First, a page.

By David Raether
The Spotlight Series I’m starting today will feature film artists who may not be very well known—character actors, screenwriters, cinematographers, set and production designers, editors, and more. I’ll feature the noteworthy artists who deliver a consistent style and quality to their work, rendering the movies they’re involved in worth watching over and over.
William Goldman is one of the finest screenwriters of all time. The old joke in Hollywood is that everyone hates the writer because nothing happens until the writer finishes writing. My personal theory (as a writer) is that everyone hates us because generally we are annoyingly neurotic and nothing but trouble. The biggest complainer you will ever meet on a set is the writer. We have problems with everything, even the free food at catering on the set.
Not William Goldman. He is a highly admired figure. Goldman fills his screenplays with characters of wit, ambition, and style. Starting out as a novelist and a playwright, Goldman came into his own in the ‘60s and ‘70s with a series of brilliant scripts that became unforgettable movies. Here are my favorites.
Goldman is a big fan of Ross Macdonald’s hard-boiled detective novel series about hard-boiled detective Lew Archer, who operates in the most hard-boiled city of them all, Los Angeles. This is a gritty mystery story with a great cast that includes Paul Newman in the lead, and features Lauren Bacall, Julie Harris, Arthur Hill, and Janet Leigh. And pay attention to the sharp, angry, moody score by Johnny Mandel.
Coming out the same year as his highly regarded thriller, Marathon Man, the remarkable achievement of this screenplay is this: how do you make a thriller out of a story like Watergate, where everyone knows what happens at the end? Goldman did it by meticulously dramatizing all the setbacks, dead ends, and frustrations that Washington Post reporters Bob Woodward (Robert Redford) and Carl Bernstein (Dustin Hoffman) went through in chasing the story of a lifetime. If you haven’t seen this movie in a while, check it out again. It’s much more pulse-pounding than you remember. And the good guys win.
This picture is somewhat outside of the typical William Goldman arena. Normally, his pictures are intimate, witty and ironic. Bridge is an old-fashioned, epic war film, and one that is brave enough to show that the soldiers are flawed heroes. One interesting choice made by Goldman in this picture is that he didn’t hold back from showing that the Allies had flawed plans during this particular WWII operation. It features a cast of thousands, dozens of warplanes, tank battles, and a gigantic cast that includes Sean Connery, Michael Caine, Laurence Olivier, Gene Hackman, Anthony Hopkins, and many more. Plus, it’s directed by Richard Attenborough, so you know it’s going to be huge and dramatic.
All together now: “My name is Inigo Montoya. You killed my father. Prepare to die!” Based on his own novel, this has to be one of the most beloved movies of all time, and one of the most frequently quoted. Unendingly witty and romantic, it features high adventure, dastardly villains, sword fights, and Andre the Giant. Directed by Rob Reiner, with an amazing cast that includes Robin Wright, Cary Elwes, Mandy Patinkin, Chris Sarandon, and Peter Falk, the film is 30 years old this year and still feels as fresh as the day Wallace Shawn said:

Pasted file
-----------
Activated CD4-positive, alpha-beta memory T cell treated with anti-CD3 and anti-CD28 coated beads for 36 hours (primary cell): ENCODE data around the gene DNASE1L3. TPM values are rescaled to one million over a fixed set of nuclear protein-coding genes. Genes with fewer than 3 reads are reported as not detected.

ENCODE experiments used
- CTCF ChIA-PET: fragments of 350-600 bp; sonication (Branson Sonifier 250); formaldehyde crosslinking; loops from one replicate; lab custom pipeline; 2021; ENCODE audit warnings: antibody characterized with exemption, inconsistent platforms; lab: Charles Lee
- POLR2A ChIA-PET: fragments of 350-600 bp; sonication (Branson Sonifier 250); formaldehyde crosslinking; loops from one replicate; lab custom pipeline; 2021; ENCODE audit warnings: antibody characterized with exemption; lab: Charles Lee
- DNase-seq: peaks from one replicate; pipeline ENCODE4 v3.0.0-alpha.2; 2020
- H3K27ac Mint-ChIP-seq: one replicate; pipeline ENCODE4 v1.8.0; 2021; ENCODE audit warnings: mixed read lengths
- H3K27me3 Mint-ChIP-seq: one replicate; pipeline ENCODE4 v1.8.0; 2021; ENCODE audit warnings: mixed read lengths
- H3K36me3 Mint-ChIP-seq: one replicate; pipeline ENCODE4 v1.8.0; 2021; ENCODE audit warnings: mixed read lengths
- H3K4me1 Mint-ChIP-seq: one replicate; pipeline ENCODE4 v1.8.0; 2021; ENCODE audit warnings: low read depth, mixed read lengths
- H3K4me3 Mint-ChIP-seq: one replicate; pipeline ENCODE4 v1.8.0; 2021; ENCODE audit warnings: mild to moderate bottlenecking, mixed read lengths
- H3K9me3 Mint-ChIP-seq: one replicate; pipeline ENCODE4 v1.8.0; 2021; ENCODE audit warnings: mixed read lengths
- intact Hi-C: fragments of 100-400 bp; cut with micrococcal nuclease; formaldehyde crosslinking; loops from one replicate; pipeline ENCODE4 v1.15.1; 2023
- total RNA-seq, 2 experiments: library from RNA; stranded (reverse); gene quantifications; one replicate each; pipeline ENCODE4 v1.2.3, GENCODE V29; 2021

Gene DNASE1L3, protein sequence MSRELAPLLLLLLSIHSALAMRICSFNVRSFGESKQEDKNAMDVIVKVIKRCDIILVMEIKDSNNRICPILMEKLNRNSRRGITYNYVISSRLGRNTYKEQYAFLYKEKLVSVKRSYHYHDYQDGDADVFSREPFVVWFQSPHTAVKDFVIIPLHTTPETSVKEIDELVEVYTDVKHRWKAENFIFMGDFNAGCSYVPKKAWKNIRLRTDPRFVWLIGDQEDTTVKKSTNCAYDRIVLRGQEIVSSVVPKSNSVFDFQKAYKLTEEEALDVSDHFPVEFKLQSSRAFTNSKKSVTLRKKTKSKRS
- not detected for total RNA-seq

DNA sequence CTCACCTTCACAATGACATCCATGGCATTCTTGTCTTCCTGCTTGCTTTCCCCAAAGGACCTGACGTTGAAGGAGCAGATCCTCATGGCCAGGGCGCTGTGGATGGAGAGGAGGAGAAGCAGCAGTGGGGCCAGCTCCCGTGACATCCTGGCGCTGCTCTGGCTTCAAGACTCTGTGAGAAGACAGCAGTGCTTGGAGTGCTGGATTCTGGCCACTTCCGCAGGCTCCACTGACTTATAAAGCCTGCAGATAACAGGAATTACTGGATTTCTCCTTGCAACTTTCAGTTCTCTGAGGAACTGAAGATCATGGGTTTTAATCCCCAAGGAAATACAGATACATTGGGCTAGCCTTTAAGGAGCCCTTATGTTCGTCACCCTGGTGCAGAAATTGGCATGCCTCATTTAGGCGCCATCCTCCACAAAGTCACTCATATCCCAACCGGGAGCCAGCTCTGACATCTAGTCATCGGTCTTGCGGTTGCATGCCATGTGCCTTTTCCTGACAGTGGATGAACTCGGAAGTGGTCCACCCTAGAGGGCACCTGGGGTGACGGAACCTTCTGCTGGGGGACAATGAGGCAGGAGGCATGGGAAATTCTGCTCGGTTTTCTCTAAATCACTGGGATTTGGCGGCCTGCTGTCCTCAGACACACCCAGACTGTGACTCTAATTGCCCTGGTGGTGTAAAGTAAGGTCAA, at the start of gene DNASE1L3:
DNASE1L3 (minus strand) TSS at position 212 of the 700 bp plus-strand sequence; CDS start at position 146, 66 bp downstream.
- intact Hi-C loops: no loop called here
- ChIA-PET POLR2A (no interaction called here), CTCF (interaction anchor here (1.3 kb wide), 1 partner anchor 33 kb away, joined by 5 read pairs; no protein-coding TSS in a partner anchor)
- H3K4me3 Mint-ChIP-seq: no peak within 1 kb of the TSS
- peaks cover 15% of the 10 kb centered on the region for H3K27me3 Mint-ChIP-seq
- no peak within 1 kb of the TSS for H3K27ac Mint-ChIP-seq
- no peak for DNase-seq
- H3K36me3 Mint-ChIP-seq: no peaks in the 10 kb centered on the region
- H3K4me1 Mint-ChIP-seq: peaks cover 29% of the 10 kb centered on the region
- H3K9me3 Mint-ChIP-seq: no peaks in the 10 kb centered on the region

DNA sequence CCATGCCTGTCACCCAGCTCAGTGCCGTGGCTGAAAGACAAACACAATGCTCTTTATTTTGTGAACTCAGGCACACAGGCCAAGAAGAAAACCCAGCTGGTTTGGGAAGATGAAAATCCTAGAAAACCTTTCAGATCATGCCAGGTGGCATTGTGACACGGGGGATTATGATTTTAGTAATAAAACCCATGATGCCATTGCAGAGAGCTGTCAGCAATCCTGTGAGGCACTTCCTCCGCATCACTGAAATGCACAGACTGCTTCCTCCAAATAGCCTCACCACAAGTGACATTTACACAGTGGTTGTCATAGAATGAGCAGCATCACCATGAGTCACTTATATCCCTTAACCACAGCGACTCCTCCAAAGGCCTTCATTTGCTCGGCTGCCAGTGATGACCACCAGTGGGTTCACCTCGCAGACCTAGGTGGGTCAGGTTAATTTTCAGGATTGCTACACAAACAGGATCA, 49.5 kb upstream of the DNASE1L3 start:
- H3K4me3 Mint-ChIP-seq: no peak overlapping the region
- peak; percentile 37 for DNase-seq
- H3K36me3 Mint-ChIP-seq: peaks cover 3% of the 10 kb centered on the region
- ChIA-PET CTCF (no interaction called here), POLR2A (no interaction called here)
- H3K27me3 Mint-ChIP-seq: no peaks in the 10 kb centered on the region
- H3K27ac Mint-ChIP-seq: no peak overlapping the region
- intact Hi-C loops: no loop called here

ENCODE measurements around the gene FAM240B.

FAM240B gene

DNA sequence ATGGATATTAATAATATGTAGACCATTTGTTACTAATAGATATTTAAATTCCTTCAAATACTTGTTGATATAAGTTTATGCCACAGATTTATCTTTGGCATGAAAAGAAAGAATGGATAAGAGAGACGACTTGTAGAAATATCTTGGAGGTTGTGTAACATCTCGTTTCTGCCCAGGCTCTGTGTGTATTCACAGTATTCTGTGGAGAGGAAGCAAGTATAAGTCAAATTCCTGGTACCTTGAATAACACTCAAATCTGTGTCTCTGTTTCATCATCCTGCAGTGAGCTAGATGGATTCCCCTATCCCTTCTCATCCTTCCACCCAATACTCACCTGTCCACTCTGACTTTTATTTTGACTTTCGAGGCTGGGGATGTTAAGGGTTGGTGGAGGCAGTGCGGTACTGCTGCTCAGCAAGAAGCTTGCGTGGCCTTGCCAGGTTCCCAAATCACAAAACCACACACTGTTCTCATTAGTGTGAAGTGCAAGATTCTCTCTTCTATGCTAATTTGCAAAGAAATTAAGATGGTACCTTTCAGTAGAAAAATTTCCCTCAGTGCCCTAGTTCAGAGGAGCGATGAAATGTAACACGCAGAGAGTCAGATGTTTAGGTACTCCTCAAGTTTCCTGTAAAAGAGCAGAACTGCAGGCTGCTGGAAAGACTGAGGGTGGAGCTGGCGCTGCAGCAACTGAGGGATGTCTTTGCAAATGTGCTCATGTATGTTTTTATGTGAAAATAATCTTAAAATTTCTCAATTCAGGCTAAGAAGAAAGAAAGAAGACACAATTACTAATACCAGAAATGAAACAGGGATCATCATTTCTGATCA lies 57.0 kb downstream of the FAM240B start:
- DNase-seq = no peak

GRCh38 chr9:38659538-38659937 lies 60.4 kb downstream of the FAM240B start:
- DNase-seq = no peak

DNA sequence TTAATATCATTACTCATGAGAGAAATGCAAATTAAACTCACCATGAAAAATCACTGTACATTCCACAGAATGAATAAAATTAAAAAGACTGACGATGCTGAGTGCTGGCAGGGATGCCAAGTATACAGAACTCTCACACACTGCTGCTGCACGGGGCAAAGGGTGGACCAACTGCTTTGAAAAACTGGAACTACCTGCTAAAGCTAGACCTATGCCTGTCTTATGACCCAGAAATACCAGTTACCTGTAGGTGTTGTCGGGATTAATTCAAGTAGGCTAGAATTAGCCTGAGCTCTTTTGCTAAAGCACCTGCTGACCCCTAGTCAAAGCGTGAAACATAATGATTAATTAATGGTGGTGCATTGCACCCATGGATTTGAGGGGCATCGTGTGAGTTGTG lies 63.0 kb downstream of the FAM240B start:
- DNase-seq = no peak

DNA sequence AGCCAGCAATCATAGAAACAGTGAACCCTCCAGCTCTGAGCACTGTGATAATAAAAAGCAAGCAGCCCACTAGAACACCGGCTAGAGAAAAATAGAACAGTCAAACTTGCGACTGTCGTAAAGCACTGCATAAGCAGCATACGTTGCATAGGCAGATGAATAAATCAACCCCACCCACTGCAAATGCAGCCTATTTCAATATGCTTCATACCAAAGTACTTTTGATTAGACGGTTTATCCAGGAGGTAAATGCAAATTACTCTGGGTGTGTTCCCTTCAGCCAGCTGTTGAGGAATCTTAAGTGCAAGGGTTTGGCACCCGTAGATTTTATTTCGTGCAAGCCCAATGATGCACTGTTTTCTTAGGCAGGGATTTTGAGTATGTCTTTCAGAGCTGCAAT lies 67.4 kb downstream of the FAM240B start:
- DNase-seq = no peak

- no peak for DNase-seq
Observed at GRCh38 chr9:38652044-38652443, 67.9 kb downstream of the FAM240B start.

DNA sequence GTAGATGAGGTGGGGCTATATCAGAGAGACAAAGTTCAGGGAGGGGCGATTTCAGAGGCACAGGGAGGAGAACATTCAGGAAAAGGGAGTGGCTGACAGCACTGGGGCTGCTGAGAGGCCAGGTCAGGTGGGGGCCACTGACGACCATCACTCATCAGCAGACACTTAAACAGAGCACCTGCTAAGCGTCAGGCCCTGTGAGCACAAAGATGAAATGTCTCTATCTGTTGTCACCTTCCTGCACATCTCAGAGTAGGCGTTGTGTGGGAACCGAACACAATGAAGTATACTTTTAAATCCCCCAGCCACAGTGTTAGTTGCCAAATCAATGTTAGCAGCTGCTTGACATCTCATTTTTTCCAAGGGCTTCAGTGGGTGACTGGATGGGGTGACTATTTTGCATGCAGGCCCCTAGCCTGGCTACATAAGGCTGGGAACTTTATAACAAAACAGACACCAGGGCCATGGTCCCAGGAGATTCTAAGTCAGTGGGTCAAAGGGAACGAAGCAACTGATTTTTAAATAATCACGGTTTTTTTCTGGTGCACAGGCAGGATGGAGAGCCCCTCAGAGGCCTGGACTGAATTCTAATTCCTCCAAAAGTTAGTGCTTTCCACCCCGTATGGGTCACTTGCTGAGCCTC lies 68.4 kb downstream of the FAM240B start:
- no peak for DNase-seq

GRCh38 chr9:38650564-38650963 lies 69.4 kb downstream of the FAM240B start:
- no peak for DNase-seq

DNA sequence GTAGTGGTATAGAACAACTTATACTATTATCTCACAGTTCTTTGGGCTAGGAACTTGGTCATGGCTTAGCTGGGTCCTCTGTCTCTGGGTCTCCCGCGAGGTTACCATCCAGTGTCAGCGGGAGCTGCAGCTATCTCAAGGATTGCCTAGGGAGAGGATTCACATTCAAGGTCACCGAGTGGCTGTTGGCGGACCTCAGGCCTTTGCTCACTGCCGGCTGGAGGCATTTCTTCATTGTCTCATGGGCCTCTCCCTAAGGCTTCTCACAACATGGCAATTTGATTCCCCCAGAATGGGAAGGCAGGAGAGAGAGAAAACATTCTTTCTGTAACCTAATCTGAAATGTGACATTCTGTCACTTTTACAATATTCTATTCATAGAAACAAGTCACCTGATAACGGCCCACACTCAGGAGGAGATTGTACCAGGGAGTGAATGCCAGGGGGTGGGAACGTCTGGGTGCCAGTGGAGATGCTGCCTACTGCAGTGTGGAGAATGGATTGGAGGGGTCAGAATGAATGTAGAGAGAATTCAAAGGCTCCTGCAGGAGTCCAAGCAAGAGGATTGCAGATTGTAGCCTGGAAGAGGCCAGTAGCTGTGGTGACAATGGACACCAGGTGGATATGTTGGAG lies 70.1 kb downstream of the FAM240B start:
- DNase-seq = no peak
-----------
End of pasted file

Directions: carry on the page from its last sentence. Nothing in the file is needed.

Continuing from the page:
“You have fallen victim to one of the classic blunders: the most famous is never get involved in a land war in Asia! But only slightly less well known is this: never go in against a Sicilian when death is on the line!”
The Writers Guild of America ranked The Princess Bride as the 84th best screenplay of all time. Frankly, if you ask my six daughters, that’s a little low. They would rank it #1. I would, too, if I knew what was good for me.
Watch it again. Even if it’s for the 30th time. And don’t forget: “Have fun storming the castle!”
Another collaboration between Goldman and director Rob Reiner, this is one of the scariest movies ever made…for writers. Misery is the only film based on a Stephen King novel to win an Academy Award. Kathy Bates won the Oscar for her portrayal of an obsessed fan of trashy romance novelist Paul Sheldon (James Caan). Here’s a fun fact about the film’s cinematographer, Barry Sonnenfeld: he got his start shooting porn, then helped make an Oscar-nominated documentary about drinking water in New Jersey, and then was the cinematographer for a few Coen Brothers movies, and eventually became a director in his own right (Men in Black). So the next time your mother starts fretting about some of your apparently misbegotten career decisions, tell her about Barry Sonnenfeld.
David Raether is a veteran TV writer and essayist. He worked for 12 years as a television sitcom writer/producer, including a 111-episode run on the ground-breaking ABC comedy “Roseanne.” His essays have been published by Salon.com, The Times of London, and Longforms.org, and have been lauded by The Atlantic Magazine and the BBC World Service. His memoir, Homeless: A Picaresque Memoir from Our Times is awaiting publication.